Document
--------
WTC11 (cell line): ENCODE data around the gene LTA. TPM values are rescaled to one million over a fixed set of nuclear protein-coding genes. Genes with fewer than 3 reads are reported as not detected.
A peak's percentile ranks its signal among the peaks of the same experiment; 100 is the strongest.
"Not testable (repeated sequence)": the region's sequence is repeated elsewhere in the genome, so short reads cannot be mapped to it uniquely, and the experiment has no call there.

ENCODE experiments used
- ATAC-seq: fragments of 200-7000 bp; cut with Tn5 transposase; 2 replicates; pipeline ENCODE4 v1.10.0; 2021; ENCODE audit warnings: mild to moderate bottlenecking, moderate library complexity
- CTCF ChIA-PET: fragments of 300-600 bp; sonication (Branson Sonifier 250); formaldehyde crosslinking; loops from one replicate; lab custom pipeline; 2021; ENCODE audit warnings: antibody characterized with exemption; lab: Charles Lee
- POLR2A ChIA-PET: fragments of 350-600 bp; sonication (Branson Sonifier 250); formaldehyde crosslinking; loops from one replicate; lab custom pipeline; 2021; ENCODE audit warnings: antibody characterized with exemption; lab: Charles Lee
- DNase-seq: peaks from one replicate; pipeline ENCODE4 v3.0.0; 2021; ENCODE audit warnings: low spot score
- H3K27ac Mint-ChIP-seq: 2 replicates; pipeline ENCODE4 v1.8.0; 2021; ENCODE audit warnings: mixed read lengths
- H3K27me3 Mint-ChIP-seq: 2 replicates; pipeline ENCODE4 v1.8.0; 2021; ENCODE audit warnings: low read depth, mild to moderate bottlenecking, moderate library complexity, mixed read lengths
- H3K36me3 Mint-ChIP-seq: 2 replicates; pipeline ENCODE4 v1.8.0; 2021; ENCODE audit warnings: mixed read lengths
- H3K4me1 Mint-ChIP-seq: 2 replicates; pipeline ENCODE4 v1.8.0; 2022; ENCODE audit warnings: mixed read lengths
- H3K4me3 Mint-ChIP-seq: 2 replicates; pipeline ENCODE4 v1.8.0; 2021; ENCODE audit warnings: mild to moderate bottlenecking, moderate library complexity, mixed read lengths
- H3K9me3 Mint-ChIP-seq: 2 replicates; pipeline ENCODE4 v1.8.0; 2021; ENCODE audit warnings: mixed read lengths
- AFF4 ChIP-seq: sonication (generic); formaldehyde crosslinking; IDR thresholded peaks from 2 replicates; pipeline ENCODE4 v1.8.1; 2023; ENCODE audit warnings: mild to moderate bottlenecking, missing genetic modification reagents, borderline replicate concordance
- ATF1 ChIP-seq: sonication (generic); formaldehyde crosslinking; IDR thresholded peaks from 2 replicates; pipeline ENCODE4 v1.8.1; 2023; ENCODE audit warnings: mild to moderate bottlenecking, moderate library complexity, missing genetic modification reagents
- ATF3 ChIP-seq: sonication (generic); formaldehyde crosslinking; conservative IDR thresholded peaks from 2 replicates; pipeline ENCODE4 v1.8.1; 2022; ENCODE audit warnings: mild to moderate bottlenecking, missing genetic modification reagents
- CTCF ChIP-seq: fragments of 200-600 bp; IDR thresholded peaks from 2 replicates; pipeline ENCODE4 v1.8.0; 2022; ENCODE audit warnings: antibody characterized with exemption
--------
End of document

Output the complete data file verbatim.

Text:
WTC11 (cell line): ENCODE data around the gene LTA. TPM values are rescaled to one million over a fixed set of nuclear protein-coding genes. Genes with fewer than 3 reads are reported as not detected.
A peak's percentile ranks its signal among the peaks of the same experiment; 100 is the strongest.
"Not testable (repeated sequence)": the region's sequence is repeated elsewhere in the genome, so short reads cannot be mapped to it uniquely, and the experiment has no call there.

ENCODE experiments used
- ATAC-seq: fragments of 200-7000 bp; cut with Tn5 transposase; 2 replicates; pipeline ENCODE4 v1.10.0; 2021; ENCODE audit warnings: mild to moderate bottlenecking, moderate library complexity
- CTCF ChIA-PET: fragments of 300-600 bp; sonication (Branson Sonifier 250); formaldehyde crosslinking; loops from one replicate; lab custom pipeline; 2021; ENCODE audit warnings: antibody characterized with exemption; lab: Charles Lee
- POLR2A ChIA-PET: fragments of 350-600 bp; sonication (Branson Sonifier 250); formaldehyde crosslinking; loops from one replicate; lab custom pipeline; 2021; ENCODE audit warnings: antibody characterized with exemption; lab: Charles Lee
- DNase-seq: peaks from one replicate; pipeline ENCODE4 v3.0.0; 2021; ENCODE audit warnings: low spot score
- H3K27ac Mint-ChIP-seq: 2 replicates; pipeline ENCODE4 v1.8.0; 2021; ENCODE audit warnings: mixed read lengths
- H3K27me3 Mint-ChIP-seq: 2 replicates; pipeline ENCODE4 v1.8.0; 2021; ENCODE audit warnings: low read depth, mild to moderate bottlenecking, moderate library complexity, mixed read lengths
- H3K36me3 Mint-ChIP-seq: 2 replicates; pipeline ENCODE4 v1.8.0; 2021; ENCODE audit warnings: mixed read lengths
- H3K4me1 Mint-ChIP-seq: 2 replicates; pipeline ENCODE4 v1.8.0; 2022; ENCODE audit warnings: mixed read lengths
- H3K4me3 Mint-ChIP-seq: 2 replicates; pipeline ENCODE4 v1.8.0; 2021; ENCODE audit warnings: mild to moderate bottlenecking, moderate library complexity, mixed read lengths
- H3K9me3 Mint-ChIP-seq: 2 replicates; pipeline ENCODE4 v1.8.0; 2021; ENCODE audit warnings: mixed read lengths
- AFF4 ChIP-seq: sonication (generic); formaldehyde crosslinking; IDR thresholded peaks from 2 replicates; pipeline ENCODE4 v1.8.1; 2023; ENCODE audit warnings: mild to moderate bottlenecking, missing genetic modification reagents, borderline replicate concordance
- ATF1 ChIP-seq: sonication (generic); formaldehyde crosslinking; IDR thresholded peaks from 2 replicates; pipeline ENCODE4 v1.8.1; 2023; ENCODE audit warnings: mild to moderate bottlenecking, moderate library complexity, missing genetic modification reagents
- ATF3 ChIP-seq: sonication (generic); formaldehyde crosslinking; conservative IDR thresholded peaks from 2 replicates; pipeline ENCODE4 v1.8.1; 2022; ENCODE audit warnings: mild to moderate bottlenecking, missing genetic modification reagents
- CTCF ChIP-seq: fragments of 200-600 bp; IDR thresholded peaks from 2 replicates; pipeline ENCODE4 v1.8.0; 2022; ENCODE audit warnings: antibody characterized with exemption